The lightning and thunder have passed, and the downpour is now a soft rain. Everything’s plugged back in. The two hour electric hiatus is over.

Aunt Norma’s memorial service was on Saturday morning in Eliot, Maine. My three cousins and three siblings have taken up their routines again, as have my parents. The three hours for remembering and sharing as a family are over.

Not much causes a significant pause these days: sickness, vacation, birth, death, weather, a weekly church service for some. The blue laws are long gone. Society no longer has a mandated sabbath that offers a weekly break in business-as-usual. Only a major happening or presentation puts a comma in life’s sentence these days.

A big exception to this is a library. Walking through its doors is walking out of the world’s busyness. Books, chairs, artwork, and people of all ages inhabit this calm and quiet place. Without raised voices or a show of strength, librarians keep the peace and help each person find just the right poem or novel. The only quick footsteps come as little children find their seats for story time. It is a gentle place, quietly offering the knowledge of the ages to patrons of every age.

For whatever reason, usually I’m unwilling to grow or change without a lot of noise and flash; I might even convince myself that I can’t grow or change without blaring and glaring events. But my weekly walk through the library doors – the place of still, small voices – begs to differ. Great big worlds are beckoning quietly – an invitation to pause and grow hiding in my weekly schedule. It is a place for seeing God’s great big world and finding my place in it. How about you?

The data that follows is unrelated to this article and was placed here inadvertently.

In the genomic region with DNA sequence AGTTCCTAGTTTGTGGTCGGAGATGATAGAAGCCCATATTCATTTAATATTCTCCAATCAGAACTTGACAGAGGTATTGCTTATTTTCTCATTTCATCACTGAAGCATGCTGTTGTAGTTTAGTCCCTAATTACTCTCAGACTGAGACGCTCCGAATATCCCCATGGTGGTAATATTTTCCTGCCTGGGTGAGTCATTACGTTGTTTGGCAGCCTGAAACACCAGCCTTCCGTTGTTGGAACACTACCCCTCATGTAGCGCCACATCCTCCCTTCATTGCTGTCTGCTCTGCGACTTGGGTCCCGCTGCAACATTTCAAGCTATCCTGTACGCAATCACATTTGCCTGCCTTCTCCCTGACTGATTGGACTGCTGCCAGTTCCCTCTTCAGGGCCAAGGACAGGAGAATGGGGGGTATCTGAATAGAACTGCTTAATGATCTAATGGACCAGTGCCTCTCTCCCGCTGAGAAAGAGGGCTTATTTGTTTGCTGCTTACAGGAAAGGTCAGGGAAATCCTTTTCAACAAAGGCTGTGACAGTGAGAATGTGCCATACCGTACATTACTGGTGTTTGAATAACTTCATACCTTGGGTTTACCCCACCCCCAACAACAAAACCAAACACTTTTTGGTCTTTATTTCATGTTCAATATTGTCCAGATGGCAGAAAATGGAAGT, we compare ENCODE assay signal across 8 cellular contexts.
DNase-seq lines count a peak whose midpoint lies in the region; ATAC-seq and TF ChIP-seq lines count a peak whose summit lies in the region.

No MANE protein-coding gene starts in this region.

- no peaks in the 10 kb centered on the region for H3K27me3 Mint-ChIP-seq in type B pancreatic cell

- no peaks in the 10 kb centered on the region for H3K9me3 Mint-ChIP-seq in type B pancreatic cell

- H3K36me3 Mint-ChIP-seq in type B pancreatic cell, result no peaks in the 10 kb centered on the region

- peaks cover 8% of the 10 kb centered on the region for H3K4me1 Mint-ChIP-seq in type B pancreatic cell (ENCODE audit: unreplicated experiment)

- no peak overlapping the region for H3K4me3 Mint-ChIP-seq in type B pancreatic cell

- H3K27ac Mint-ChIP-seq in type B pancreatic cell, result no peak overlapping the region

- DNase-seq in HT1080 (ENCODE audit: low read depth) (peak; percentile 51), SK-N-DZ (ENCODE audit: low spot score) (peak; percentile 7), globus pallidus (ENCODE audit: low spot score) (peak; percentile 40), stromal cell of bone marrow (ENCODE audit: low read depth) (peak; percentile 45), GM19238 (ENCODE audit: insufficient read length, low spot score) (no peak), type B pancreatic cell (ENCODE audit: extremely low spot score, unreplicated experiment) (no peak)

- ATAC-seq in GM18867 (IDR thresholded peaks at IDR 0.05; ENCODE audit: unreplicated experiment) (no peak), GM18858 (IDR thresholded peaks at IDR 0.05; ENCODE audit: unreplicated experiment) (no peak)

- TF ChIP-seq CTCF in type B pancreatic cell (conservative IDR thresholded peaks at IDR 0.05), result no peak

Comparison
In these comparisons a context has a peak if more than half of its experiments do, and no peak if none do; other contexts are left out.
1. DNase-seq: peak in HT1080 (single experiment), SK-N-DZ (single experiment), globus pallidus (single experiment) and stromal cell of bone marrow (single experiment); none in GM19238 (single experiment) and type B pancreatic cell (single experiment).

2 thoughts on “Pauses

  1. Bill Albritton

    Thank you for helping instill a little quietude into my life with these last two blogs, Johnna. For me, i know I must make a conscious decision (or be “intentional” as the word of the last decade would intone) about my quiet time. As for many, I imagine, it is in the morning. I have a kind of prie-deux in my office at home that calls me to worship even when i feel compelled to answer a few more emails–and sometimes I listen to that call! Whatever it takes to allow that “still, small voice” to gently bubble up and not just my iPod.

    1. Johnna Post author

      Why is it so hard to find quiet? Inner and outer are both elusive…thanks for your thoughts, as always. They are a gift. peace, Johnna


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